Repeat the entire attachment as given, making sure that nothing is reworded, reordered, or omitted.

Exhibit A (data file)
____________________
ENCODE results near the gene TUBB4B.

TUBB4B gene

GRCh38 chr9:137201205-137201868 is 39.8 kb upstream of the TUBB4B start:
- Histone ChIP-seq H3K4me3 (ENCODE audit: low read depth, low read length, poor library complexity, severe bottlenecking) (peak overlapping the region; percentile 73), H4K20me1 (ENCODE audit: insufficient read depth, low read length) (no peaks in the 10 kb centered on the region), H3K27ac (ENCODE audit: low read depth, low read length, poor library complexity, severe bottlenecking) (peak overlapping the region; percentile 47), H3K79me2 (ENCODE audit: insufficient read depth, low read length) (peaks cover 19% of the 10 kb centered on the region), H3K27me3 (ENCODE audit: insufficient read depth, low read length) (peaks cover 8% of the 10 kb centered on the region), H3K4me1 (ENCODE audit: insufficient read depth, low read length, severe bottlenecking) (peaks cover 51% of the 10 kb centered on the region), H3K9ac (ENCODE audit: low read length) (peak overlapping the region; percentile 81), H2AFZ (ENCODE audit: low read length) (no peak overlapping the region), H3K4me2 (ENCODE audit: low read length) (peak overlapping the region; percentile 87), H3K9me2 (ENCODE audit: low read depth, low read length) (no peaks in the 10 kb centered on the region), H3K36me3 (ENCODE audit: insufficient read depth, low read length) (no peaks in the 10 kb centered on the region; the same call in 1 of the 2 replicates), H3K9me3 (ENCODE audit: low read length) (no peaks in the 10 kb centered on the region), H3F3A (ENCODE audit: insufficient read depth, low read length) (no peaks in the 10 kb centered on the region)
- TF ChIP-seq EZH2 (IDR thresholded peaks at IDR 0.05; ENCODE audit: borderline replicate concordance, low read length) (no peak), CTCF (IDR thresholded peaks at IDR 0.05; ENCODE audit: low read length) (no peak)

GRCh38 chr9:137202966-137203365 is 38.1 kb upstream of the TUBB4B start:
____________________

ENCODE results near the gene TUBB4B.

TUBB4B gene

GRCh38 chr9:137201205-137201868 is 39.8 kb upstream of the TUBB4B start:
- Histone ChIP-seq H3K4me3 (ENCODE audit: low read depth, low read length, poor library complexity, severe bottlenecking) (peak overlapping the region; percentile 73), H4K20me1 (ENCODE audit: insufficient read depth, low read length) (no peaks in the 10 kb centered on the region), H3K27ac (ENCODE audit: low read depth, low read length, poor library complexity, severe bottlenecking) (peak overlapping the region; percentile 47), H3K79me2 (ENCODE audit: insufficient read depth, low read length) (peaks cover 19% of the 10 kb centered on the region), H3K27me3 (ENCODE audit: insufficient read depth, low read length) (peaks cover 8% of the 10 kb centered on the region), H3K4me1 (ENCODE audit: insufficient read depth, low read length, severe bottlenecking) (peaks cover 51% of the 10 kb centered on the region), H3K9ac (ENCODE audit: low read length) (peak overlapping the region; percentile 81), H2AFZ (ENCODE audit: low read length) (no peak overlapping the region), H3K4me2 (ENCODE audit: low read length) (peak overlapping the region; percentile 87), H3K9me2 (ENCODE audit: low read depth, low read length) (no peaks in the 10 kb centered on the region), H3K36me3 (ENCODE audit: insufficient read depth, low read length) (no peaks in the 10 kb centered on the region; the same call in 1 of the 2 replicates), H3K9me3 (ENCODE audit: low read length) (no peaks in the 10 kb centered on the region), H3F3A (ENCODE audit: insufficient read depth, low read length) (no peaks in the 10 kb centered on the region)
- TF ChIP-seq EZH2 (IDR thresholded peaks at IDR 0.05; ENCODE audit: borderline replicate concordance, low read length) (no peak), CTCF (IDR thresholded peaks at IDR 0.05; ENCODE audit: low read length) (no peak)

GRCh38 chr9:137202966-137203365 is 38.1 kb upstream of the TUBB4B start: